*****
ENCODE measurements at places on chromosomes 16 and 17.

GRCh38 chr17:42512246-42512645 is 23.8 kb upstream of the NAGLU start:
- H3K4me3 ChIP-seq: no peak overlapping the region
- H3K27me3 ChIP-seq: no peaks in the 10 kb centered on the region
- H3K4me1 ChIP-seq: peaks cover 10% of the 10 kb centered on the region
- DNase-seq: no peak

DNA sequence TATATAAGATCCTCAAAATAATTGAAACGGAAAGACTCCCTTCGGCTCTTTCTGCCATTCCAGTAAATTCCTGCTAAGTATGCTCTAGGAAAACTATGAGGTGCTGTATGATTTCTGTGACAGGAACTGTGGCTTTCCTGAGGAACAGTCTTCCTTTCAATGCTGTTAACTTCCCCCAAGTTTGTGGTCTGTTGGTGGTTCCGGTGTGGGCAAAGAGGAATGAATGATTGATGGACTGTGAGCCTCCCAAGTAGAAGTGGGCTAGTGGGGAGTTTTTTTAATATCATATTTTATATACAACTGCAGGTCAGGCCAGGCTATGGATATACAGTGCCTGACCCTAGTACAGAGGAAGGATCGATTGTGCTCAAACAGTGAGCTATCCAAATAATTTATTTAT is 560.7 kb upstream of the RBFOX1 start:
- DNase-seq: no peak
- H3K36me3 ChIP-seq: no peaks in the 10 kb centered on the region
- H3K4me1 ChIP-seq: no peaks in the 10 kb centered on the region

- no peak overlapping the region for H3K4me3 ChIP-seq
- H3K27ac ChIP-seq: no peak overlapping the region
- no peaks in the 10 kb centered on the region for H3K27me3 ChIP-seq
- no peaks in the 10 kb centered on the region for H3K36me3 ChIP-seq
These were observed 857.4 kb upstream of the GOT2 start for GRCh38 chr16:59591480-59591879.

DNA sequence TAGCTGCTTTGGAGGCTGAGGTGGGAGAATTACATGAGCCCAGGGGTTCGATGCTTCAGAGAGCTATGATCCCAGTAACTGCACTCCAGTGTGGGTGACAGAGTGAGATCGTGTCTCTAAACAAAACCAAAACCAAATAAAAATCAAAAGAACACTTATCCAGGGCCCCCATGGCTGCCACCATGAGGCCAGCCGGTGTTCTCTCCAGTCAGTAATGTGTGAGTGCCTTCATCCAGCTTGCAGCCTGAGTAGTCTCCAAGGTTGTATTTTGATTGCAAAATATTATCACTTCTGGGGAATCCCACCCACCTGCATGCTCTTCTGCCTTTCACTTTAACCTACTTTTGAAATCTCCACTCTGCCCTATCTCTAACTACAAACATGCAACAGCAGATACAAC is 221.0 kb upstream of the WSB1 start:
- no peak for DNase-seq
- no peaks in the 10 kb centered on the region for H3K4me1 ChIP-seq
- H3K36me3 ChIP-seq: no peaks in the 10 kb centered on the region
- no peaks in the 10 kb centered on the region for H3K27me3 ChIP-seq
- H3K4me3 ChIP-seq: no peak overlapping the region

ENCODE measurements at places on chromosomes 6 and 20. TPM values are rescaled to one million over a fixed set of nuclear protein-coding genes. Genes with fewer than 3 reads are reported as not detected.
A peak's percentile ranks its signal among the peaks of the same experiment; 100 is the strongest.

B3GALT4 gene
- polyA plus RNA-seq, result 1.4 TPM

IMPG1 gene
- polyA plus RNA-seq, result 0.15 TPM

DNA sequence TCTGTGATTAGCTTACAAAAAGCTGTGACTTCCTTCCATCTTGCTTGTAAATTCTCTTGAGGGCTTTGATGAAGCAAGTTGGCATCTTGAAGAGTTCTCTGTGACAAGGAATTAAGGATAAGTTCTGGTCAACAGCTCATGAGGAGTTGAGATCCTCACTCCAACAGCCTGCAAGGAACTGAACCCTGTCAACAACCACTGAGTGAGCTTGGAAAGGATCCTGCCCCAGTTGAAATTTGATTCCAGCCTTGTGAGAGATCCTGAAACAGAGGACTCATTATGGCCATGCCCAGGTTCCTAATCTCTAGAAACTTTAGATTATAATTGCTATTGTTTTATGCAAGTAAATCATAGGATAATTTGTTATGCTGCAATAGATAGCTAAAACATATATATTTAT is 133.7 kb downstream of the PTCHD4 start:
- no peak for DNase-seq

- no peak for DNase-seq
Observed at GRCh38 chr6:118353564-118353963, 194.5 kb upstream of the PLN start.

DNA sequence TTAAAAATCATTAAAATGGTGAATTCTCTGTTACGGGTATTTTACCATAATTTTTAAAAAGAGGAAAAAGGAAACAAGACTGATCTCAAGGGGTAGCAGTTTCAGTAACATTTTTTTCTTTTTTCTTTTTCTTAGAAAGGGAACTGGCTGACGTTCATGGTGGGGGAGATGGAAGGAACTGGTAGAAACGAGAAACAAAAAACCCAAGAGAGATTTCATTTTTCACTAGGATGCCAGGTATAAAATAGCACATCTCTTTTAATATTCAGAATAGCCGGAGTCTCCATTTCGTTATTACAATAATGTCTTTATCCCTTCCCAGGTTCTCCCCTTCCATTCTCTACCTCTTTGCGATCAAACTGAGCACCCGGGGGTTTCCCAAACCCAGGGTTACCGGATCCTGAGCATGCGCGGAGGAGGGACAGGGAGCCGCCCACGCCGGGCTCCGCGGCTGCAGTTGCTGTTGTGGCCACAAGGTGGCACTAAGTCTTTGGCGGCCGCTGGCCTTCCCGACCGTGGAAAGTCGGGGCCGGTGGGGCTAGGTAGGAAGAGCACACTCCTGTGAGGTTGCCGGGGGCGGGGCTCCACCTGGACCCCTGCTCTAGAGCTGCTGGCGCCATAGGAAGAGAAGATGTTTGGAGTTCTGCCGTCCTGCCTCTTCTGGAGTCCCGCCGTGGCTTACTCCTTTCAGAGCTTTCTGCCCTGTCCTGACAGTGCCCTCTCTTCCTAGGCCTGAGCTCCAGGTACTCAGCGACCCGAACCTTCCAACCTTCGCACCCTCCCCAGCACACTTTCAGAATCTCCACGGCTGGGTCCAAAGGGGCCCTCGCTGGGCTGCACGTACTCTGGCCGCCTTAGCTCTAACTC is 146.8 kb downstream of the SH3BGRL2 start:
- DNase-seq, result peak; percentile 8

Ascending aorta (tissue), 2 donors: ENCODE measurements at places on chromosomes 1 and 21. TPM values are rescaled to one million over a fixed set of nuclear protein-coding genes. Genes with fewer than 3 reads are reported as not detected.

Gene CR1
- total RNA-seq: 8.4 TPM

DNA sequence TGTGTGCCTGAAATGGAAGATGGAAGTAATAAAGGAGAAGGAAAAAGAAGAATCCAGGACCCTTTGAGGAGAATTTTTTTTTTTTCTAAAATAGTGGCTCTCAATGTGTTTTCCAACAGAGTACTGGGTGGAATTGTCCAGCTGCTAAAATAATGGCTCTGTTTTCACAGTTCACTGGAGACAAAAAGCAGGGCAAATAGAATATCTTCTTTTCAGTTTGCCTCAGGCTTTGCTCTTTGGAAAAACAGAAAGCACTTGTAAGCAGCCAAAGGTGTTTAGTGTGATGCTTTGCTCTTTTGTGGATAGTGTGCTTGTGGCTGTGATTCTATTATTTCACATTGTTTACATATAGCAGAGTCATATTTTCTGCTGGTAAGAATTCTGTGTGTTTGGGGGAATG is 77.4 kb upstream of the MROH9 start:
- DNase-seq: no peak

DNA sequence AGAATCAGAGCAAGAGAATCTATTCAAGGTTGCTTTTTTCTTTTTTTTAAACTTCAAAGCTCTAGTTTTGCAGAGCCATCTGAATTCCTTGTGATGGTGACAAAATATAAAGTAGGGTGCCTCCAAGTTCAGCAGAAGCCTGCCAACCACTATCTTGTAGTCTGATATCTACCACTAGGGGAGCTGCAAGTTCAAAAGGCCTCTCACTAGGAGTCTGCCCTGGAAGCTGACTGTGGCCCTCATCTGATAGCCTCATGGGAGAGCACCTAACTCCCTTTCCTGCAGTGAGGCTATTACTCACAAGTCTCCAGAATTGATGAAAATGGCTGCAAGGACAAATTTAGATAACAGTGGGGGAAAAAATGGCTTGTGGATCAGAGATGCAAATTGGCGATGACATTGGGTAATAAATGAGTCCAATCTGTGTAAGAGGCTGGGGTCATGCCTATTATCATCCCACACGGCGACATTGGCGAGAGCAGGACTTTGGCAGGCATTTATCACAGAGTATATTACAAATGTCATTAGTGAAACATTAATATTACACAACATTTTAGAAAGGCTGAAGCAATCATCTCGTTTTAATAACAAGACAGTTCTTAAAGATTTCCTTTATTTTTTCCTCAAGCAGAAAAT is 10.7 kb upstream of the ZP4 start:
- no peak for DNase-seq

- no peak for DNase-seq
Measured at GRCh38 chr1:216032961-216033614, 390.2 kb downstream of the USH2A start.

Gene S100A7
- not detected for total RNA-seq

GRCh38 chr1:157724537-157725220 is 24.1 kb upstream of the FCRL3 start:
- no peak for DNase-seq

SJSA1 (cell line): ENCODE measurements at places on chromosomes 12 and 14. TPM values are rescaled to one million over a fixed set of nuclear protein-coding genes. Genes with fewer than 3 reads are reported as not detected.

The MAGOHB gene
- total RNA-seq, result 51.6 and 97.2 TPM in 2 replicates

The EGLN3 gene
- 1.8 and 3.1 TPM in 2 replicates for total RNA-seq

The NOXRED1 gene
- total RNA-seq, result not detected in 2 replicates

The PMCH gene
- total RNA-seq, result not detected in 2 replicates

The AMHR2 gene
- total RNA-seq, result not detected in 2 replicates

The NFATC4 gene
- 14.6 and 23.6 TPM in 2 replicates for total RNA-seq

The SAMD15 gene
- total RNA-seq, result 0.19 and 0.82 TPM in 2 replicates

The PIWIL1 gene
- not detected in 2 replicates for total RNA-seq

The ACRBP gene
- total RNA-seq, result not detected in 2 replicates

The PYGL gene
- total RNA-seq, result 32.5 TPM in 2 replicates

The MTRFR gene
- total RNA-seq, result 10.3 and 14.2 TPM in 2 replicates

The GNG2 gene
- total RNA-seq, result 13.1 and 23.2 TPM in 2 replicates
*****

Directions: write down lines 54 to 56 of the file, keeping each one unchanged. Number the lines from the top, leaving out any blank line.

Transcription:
The PMCH gene
- total RNA-seq, result not detected in 2 replicates

The AMHR2 gene